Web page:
We returned from SPIEL17 with many more leads, that need to be followed up in addition to the earlier India leads. This weekend we have our last planned big marketing event this fall, the Helsinki GameXpo. Welcome to stand 7u130. I will not dive into the ongoing confidential follow-up discussions in this blog entry but will rather take a step back and look at the bigger picture of what challenges and opportunities lie ahead, inviting feedback and cooperation proposals.
As a startup with its first product ready for selling, we are approaching our first Valley of Death, where our initial investments are burning faster than revenue is ramping up. We have been mainly self-funded with a little bit of pre-seed funding from a friendly investor and a small amount of public funding for exploring market entry to English speaking markets. We still have some of this left, but we are still burning money, so Valley of Death is looming ahead.
The chicken and egg situation is that we know we can increase consumer sales with investments to advertising, but we do not have much money to spend on advertising. We also have numerous leads in the education space from the US, UK, and India, which was our target with the partially publicly funded market entry program, but we need more money to follow-up on many of these leads. Follow-ups include school piloting, which requires teacher training and development of localized teacher training programs with partners. Many of these teacher training partners are non-profits, which themselves need funding locally. Co-creation of these teacher training packages takes traveling and workshopping, which cost money, especially when our starting location is Finland, thousands of miles away from the target markets. We are developing online trainings, but they too cost money to develop, and to create a good one which could approach the engagement level of face-to-face trainings will take time.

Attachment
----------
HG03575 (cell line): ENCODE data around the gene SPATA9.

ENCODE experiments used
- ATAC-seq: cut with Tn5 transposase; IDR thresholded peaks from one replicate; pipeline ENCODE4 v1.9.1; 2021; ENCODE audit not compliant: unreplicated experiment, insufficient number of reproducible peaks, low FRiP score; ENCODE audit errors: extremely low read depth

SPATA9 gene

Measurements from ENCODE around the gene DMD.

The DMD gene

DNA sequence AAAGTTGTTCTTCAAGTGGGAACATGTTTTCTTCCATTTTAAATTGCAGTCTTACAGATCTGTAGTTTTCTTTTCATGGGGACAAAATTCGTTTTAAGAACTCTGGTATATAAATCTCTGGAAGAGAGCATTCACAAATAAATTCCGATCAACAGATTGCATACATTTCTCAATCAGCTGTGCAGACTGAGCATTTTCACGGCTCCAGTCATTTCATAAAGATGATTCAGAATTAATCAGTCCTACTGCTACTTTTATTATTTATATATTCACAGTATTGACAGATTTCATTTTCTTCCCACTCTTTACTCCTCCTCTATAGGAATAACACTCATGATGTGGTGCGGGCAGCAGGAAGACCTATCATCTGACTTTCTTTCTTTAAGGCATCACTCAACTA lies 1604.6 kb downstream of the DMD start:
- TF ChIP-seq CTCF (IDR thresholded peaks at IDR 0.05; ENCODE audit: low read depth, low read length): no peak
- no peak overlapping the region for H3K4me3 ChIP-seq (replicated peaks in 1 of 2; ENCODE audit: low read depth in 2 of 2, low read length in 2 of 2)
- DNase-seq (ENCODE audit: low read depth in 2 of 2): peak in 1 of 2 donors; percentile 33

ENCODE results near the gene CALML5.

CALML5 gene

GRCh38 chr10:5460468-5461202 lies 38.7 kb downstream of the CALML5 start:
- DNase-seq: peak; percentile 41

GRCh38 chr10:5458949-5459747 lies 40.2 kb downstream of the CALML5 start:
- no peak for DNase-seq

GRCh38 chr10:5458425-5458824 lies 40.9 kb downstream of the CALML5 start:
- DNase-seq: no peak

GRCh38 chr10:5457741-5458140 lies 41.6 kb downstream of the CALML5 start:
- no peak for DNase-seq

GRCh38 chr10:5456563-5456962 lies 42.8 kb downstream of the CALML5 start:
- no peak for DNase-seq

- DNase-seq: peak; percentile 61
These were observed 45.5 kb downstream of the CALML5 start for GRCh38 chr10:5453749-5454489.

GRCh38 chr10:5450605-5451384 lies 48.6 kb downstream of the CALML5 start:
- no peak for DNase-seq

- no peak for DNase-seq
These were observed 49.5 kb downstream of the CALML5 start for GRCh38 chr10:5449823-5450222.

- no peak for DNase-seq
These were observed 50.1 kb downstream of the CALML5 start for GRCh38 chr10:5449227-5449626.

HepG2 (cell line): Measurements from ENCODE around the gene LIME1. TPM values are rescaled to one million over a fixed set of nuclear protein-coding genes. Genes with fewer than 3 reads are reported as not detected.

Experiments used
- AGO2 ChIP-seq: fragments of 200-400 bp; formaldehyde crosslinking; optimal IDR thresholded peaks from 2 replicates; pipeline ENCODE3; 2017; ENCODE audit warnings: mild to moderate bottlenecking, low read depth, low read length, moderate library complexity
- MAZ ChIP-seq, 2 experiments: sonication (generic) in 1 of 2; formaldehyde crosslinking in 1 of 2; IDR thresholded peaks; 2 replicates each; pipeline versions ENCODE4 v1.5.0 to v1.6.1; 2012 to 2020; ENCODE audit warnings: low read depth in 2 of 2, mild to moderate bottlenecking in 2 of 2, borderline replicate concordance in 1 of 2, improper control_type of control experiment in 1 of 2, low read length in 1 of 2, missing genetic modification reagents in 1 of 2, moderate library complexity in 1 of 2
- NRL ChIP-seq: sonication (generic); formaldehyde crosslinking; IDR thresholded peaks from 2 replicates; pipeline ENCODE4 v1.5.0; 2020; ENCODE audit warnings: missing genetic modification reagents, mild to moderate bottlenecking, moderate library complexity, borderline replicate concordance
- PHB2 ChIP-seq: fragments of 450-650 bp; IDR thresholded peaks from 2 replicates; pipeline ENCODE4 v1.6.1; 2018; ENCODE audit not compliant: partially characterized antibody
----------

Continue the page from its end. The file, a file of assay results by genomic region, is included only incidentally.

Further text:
Our focus right now is ramping up LUPO sales revenue, because the holiday gift buying season is approaching and that is by far the most important season for any game sales. The low-hanging fruit is in Finland, where we can do some selling in person in the Helsinki area. We will of course also make the most of the online selling opportunities that we can do within our budget. However, the Finnish market is small and Amazon is introducing its own share of fires that we must fight on a regular basis, so it is unlikely that we can turn cash-flow positive in the current quarter.
All of this means, that we must find ways to raise money to enable bootstrapping our ecosystem. Once we have enough money for advertising, we can get more online reviews and the conversion of online advertising to sales will improve. Once we have the local teacher training programs in place with local partners, we can ramp up school sales in target markets. Once we have built our community platform, we can engage our customers and partners to create new value that can be monetized within the ecosystem, expanding the ecosystem. The virtuous circle needs a nudge.
So what options do we have?
- We can of course invest more of our own money. The sums would be limited, maybe loans.
- We can also approach angel investors with an interest in education. These sums would also be quite limited at least if we approach only Finnish angel investors. Luckily Slush is coming up in the end of the month, so we’ll have an opportunity to approach also foreign investors. By then we should be able to show some sales traction, albeit still early stage.